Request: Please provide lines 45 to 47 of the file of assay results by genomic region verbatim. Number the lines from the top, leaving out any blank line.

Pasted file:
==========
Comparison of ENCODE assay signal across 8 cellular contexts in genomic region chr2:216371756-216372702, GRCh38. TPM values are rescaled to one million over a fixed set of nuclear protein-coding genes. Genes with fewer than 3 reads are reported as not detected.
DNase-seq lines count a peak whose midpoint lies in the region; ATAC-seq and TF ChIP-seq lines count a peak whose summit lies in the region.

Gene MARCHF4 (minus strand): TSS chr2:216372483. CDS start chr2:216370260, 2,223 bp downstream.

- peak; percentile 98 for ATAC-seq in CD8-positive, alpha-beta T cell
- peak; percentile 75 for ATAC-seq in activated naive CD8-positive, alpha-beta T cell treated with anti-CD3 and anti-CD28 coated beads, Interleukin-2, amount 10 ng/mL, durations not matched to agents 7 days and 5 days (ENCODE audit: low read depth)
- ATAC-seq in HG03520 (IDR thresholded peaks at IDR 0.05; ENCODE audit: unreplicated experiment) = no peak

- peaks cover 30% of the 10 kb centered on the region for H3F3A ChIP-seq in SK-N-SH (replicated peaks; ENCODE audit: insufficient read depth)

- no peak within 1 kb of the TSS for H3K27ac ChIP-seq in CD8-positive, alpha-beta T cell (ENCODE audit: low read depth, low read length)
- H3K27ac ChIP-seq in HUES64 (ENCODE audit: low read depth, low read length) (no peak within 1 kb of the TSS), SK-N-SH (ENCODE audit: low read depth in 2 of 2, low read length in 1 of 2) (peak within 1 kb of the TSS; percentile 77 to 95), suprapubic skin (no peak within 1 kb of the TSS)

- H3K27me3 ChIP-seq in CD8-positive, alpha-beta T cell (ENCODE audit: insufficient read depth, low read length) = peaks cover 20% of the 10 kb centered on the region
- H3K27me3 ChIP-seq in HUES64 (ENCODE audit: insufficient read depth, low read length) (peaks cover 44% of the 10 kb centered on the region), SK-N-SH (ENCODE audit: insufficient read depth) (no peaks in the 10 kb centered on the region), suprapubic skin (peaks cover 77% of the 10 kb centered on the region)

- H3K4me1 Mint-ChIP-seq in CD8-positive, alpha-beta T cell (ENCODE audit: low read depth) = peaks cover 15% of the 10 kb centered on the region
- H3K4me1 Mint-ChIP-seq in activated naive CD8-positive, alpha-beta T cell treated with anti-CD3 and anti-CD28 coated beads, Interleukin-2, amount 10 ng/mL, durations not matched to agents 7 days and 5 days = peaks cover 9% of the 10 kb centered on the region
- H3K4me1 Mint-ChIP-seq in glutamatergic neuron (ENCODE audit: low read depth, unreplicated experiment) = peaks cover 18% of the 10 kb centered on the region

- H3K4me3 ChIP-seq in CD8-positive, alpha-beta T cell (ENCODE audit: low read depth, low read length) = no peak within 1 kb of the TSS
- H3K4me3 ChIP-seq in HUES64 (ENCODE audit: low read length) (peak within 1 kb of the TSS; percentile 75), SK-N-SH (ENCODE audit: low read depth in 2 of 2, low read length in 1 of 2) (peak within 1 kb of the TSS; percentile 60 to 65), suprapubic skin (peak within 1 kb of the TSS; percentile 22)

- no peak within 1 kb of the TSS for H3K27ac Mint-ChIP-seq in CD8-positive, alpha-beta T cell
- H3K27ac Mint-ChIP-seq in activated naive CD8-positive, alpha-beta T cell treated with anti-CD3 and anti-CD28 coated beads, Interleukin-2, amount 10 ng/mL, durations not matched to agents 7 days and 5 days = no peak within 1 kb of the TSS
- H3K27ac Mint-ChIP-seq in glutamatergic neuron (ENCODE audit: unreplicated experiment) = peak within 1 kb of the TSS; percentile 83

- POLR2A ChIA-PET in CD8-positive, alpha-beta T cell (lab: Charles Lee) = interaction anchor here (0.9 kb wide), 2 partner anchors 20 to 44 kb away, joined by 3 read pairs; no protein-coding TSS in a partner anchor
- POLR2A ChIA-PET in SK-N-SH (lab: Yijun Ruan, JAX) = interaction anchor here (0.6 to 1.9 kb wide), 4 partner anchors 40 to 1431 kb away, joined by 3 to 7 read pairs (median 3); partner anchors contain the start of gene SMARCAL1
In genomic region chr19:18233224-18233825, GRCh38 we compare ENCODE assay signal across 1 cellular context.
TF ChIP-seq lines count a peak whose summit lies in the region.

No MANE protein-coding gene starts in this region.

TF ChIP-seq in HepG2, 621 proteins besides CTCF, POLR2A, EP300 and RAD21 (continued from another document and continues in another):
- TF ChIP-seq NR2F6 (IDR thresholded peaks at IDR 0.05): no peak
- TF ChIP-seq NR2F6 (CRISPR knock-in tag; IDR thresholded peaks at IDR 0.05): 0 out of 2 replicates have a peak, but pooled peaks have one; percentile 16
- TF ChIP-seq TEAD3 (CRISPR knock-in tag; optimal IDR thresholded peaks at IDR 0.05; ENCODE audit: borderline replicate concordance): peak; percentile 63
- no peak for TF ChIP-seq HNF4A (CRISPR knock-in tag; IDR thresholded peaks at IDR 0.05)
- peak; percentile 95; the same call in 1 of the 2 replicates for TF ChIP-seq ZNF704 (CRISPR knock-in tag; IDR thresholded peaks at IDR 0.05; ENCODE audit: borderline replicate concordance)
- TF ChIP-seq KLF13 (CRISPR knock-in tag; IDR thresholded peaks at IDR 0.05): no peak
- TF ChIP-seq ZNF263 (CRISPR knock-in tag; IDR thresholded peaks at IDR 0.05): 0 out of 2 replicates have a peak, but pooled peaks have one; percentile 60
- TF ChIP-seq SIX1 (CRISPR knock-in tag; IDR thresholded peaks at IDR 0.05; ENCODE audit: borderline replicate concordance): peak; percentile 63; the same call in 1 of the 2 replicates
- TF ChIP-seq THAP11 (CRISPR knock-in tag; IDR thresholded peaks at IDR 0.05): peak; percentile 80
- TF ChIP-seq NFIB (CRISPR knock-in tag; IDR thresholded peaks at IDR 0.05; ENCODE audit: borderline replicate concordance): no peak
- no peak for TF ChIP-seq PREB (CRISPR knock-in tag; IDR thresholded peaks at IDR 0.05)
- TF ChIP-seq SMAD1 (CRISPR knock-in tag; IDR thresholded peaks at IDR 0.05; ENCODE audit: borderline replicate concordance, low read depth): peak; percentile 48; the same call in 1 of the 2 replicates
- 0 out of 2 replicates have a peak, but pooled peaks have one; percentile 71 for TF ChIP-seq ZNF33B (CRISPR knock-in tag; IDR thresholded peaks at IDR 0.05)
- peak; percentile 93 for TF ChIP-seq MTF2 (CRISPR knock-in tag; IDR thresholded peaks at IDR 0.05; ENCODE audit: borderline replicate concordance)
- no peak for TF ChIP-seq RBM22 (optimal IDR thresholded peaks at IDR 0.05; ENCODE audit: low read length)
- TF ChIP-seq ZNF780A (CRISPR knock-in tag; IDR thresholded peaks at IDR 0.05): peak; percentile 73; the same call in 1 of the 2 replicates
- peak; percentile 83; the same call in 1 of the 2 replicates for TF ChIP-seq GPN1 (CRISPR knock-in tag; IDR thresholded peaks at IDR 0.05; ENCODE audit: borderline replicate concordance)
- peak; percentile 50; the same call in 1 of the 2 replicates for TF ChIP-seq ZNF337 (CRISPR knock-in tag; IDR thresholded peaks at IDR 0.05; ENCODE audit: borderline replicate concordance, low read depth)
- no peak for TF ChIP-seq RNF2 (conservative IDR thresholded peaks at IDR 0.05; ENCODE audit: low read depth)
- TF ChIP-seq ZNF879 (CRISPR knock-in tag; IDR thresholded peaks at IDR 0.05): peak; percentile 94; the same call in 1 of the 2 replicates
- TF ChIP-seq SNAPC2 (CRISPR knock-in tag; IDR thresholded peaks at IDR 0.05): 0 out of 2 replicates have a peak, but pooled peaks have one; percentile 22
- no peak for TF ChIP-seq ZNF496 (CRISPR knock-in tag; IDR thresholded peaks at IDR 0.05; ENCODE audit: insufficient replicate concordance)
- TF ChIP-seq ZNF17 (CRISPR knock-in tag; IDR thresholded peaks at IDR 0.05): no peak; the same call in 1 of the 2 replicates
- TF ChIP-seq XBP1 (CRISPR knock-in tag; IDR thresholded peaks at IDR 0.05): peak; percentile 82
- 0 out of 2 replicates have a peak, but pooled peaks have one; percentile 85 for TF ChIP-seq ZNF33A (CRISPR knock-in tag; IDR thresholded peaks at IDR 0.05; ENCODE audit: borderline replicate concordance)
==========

- TF ChIP-seq ZNF879 (CRISPR knock-in tag; IDR thresholded peaks at IDR 0.05): peak; percentile 94; the same call in 1 of the 2 replicates
- TF ChIP-seq SNAPC2 (CRISPR knock-in tag; IDR thresholded peaks at IDR 0.05): 0 out of 2 replicates have a peak, but pooled peaks have one; percentile 22
- no peak for TF ChIP-seq ZNF496 (CRISPR knock-in tag; IDR thresholded peaks at IDR 0.05; ENCODE audit: insufficient replicate concordance)